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The History of the Decanter

The fundamental purpose of a decanter is to contain a beverage (most commonly wine) that may contain sediment. The decanting process allows the clear, appetising liquid to be separated from the rest of the batch, enhancing the drinking experience. Another traditional benefit of the decanter was that, by separating a small amount of wine (or your chosen beverage) into a smaller container, it could be handled more easily- necessitating only one servant at the dinner table.

Decanters usually hold the equivalent of one bottle of wine and are most commonly found in a teardrop shape. Frequently made out of glass and crystal, they are similar to the carafe- the key difference is that decanters, unlike carafes, feature a stopper.

Although they are most commonly associated with wine, they can contain many other beverages, at their owner’s discretion. Hop and apple based drinks, spirits and liqueurs are also common drinks to be housed in a decanter.

Decanter History

Originally, decanters would have been crafted in glass or crystal. After the fall of the Western Roman Empire however, glass became much more difficult to source; as a result, decanters were more frequently crafted from bronze silver or gold or earthenware. It wasn’t until the Renaissance and the rise of the Venetian empire that glass decanters were reintroduced. It was these decanters that were first crafted in the style that we would recognise today: with a slender neck and a wide body. The only problem with this design was that due to the wide body, the exposed surface area of the wine was increased- causing it to react with the air.

After the glass decanter became an established household item in Britain (during the 18th century) a solution to this problem was found. British designs from around 1730 introduced the stopper to the decanter in order to limit the wines’ exposure to the air. The brits built upon the design features established by the Venetians: the growingly popular British decanters featured long necks and broad shoulders tapering towards a wide base. As the century progressed, the form of the decanter evolved. Straight sided bottles grew in popularity; these items would also often feature engraved labels indicating their contents.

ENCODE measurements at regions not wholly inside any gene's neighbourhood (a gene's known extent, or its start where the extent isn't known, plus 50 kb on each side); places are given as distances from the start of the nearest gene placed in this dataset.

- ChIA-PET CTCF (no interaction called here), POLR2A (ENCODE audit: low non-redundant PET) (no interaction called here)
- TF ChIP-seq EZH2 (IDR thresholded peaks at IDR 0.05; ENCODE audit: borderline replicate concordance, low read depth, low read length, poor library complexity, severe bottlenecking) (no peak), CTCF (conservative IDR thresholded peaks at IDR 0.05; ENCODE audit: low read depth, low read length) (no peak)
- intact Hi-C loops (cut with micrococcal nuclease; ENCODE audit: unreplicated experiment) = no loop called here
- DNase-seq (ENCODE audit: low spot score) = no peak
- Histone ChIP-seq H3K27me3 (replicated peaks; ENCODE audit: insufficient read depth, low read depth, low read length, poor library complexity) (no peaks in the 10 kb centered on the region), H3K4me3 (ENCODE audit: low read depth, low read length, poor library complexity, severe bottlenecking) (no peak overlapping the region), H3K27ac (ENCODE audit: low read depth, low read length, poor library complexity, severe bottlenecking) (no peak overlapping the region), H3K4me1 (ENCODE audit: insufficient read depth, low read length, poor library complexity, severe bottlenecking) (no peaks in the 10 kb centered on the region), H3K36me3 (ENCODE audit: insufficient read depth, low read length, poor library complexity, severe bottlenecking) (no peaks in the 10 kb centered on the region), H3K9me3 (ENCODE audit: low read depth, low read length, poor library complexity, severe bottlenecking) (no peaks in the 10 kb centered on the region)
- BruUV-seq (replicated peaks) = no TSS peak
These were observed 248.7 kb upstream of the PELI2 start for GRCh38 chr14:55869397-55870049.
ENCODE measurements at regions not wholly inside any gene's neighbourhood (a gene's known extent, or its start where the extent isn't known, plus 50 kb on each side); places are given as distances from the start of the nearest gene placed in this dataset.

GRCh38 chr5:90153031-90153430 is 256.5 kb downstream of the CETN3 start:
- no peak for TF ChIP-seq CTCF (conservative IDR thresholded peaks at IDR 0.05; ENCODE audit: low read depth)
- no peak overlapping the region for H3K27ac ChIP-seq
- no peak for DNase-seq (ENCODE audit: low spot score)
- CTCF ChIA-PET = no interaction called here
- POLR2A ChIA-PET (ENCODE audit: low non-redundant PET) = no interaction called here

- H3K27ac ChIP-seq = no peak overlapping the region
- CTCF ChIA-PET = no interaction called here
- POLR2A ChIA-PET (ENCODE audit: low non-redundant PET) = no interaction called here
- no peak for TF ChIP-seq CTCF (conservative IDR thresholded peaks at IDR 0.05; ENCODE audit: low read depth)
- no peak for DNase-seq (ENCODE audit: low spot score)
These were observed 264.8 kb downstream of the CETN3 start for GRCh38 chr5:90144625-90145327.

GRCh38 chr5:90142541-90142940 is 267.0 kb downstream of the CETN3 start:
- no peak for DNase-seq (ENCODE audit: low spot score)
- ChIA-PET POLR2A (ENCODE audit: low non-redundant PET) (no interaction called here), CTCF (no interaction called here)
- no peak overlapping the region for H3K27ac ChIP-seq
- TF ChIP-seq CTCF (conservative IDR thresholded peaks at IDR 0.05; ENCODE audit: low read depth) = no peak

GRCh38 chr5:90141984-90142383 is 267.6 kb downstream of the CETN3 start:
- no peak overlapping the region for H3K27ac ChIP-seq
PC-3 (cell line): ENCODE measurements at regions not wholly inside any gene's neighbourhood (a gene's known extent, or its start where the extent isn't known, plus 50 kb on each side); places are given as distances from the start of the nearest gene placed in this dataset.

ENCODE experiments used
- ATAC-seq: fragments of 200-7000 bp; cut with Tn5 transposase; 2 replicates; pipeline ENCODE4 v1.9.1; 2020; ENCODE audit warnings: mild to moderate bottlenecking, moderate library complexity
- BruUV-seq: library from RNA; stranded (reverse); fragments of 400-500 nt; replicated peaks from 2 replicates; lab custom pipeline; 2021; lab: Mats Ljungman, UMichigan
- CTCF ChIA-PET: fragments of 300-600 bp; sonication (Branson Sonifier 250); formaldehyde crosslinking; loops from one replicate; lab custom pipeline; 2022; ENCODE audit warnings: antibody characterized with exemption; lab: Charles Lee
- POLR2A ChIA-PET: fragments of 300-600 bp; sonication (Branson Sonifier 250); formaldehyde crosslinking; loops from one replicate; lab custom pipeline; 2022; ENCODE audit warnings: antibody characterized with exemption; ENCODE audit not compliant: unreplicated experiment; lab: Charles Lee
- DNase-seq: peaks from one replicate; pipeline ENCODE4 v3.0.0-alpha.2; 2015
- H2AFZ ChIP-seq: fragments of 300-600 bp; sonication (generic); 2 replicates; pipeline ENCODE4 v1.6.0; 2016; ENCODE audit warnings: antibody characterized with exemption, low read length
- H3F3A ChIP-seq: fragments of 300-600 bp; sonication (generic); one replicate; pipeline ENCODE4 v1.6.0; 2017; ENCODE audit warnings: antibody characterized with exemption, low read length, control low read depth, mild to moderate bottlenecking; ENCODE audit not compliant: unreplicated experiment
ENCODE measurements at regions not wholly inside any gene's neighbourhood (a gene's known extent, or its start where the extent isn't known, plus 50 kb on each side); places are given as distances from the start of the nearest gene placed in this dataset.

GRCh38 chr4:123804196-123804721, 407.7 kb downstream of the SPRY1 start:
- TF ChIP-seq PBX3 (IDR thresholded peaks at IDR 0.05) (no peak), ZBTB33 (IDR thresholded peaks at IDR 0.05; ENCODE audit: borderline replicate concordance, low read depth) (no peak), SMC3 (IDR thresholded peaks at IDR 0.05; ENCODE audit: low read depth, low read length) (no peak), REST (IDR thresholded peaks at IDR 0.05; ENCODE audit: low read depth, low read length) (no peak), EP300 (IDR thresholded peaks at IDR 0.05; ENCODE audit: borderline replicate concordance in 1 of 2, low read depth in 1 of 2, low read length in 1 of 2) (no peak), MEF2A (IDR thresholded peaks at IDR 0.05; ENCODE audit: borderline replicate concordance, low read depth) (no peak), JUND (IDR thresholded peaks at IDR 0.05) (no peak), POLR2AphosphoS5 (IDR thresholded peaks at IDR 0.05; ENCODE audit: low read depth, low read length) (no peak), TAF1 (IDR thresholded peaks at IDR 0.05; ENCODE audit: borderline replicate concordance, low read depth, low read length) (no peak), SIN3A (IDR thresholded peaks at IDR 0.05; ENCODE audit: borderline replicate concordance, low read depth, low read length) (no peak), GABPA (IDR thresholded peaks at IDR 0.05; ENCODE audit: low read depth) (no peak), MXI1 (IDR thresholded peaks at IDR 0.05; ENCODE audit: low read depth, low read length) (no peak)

When, in the UK, it became most common to craft decanters from cut glass, the addition of an engraved label became impractical. This led to the advent of silver drink labels- a collectors’ item in their own right.

Other countries had their own successes and innovations when it came to the decanter. In Ireland during the 18th century they were most commonly made from mould blown glass, featuring vertical flutes and necks that would be decorated with multiple rings. Their stoppers saw stylistic evolutions too: bullseye and lozenge shapes reigned for the first half of the century, but by the end the mushroom stopper was most prevalent. Irish decanters saw a surge of popularity around this time, receiving great commercial success and being exported worldwide (namely the U.S, Portugal and the West Indies).

Both British and Irish decanters became so popular that soon enough travel versions were being created. Usually, a travel set would feature four square bottles with ball stoppers displayed in a small mahogany box. The French also had a take on this style. They often chose to include gilded shoulders, focusing on this feature as the shoulders were the only part visible while the decanters were snug in their box.

Decanters and Dining Customs

Many British dining customs relied on the decanter. It was traditional to keep the glasses and bottles on a sideboard during a dinner party rather than on the table- they were only really handled by servants. However it was often the preference of the men of the group to continue drinking after the meal was over and the wives and children had retired to bed.

This lead to a lot of wine being passed around, and the unique shape of the decanter was considered to be more pleasing for this uses than the dark green bottles, as well as less likely to spill while being passed between the men. The business man George Ravenscroft (1632-1683) was one of the first people to notice that a decanter would be more appropriate for this purpose; he therefore pioneered their introduction to the English aristocracy.

The only shortcoming of this custom was the fact that, with decanters, the drinkers would not know the contents of the bottle they had been passed: hence the invention of the silver bottle label/ ticket which would be hung around the neck of a glass or silver decanter announcing its delicious contents.

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